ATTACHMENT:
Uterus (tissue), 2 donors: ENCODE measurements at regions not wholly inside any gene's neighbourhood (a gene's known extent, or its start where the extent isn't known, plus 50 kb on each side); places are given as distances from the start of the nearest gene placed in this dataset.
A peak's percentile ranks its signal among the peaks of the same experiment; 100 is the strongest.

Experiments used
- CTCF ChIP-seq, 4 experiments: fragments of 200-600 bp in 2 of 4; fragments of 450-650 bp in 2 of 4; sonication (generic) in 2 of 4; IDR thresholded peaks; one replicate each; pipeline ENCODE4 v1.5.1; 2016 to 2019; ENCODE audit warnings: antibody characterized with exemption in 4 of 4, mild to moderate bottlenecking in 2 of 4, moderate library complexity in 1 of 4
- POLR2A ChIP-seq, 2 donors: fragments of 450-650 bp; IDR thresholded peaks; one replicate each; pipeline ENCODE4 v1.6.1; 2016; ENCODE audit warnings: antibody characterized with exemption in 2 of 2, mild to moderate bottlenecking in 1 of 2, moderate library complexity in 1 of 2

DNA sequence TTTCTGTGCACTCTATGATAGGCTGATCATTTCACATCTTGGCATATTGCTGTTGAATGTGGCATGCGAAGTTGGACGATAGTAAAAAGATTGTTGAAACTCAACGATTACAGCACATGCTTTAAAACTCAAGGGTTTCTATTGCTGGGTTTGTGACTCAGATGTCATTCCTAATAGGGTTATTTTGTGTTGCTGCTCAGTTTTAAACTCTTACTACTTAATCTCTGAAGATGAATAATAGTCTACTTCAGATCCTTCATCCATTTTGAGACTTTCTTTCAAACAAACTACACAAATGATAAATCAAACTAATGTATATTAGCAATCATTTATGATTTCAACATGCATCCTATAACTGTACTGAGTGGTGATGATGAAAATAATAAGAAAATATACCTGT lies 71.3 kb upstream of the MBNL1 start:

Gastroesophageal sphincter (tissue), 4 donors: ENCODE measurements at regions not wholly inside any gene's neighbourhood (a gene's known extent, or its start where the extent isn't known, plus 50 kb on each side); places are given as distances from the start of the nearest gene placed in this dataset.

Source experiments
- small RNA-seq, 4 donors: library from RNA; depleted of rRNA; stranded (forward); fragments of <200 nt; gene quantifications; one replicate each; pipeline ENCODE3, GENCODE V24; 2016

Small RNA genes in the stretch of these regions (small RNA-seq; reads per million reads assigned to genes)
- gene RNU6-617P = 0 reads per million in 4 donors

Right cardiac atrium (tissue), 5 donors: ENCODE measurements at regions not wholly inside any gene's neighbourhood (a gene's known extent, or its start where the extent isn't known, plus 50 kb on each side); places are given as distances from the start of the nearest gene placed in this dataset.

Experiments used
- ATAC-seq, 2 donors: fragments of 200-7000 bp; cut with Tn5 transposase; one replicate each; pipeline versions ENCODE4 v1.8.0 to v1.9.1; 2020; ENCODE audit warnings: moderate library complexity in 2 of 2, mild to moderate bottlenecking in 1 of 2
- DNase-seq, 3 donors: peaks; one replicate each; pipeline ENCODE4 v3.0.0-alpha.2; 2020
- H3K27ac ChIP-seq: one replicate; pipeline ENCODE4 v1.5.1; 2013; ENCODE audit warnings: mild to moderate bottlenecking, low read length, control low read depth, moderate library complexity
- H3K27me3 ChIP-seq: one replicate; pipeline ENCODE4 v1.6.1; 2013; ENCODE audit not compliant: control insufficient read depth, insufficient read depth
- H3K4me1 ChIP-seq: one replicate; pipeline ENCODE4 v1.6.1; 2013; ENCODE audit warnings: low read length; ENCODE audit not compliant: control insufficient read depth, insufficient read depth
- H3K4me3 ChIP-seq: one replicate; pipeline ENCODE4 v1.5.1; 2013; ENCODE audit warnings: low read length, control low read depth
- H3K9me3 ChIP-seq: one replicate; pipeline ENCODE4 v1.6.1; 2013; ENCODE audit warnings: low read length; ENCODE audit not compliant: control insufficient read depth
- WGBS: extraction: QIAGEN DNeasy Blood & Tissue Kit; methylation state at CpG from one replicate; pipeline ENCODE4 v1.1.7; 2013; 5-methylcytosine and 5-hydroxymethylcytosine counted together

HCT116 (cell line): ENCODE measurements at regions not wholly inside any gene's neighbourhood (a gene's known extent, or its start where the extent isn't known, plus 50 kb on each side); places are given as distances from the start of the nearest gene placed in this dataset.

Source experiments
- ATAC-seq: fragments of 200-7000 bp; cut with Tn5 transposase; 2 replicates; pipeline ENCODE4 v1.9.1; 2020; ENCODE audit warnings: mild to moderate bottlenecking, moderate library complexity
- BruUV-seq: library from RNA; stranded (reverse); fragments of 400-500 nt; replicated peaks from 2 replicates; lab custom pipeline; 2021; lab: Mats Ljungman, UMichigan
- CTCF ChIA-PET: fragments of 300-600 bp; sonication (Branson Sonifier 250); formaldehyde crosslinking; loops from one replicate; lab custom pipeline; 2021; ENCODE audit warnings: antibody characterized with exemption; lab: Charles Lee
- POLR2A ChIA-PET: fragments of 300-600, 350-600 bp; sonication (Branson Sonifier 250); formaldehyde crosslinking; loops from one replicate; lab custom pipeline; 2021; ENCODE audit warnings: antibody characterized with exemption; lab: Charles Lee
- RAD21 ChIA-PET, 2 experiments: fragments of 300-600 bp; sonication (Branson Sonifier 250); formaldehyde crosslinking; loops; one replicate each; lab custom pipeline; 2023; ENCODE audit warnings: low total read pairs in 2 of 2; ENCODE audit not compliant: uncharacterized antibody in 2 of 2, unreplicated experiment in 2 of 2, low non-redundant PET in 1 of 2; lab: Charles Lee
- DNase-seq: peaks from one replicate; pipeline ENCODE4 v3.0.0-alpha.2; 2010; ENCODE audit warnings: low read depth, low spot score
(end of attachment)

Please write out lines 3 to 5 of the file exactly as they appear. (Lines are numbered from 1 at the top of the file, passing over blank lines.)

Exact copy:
Experiments used
- CTCF ChIP-seq, 4 experiments: fragments of 200-600 bp in 2 of 4; fragments of 450-650 bp in 2 of 4; sonication (generic) in 2 of 4; IDR thresholded peaks; one replicate each; pipeline ENCODE4 v1.5.1; 2016 to 2019; ENCODE audit warnings: antibody characterized with exemption in 4 of 4, mild to moderate bottlenecking in 2 of 4, moderate library complexity in 1 of 4
- POLR2A ChIP-seq, 2 donors: fragments of 450-650 bp; IDR thresholded peaks; one replicate each; pipeline ENCODE4 v1.6.1; 2016; ENCODE audit warnings: antibody characterized with exemption in 2 of 2, mild to moderate bottlenecking in 1 of 2, moderate library complexity in 1 of 2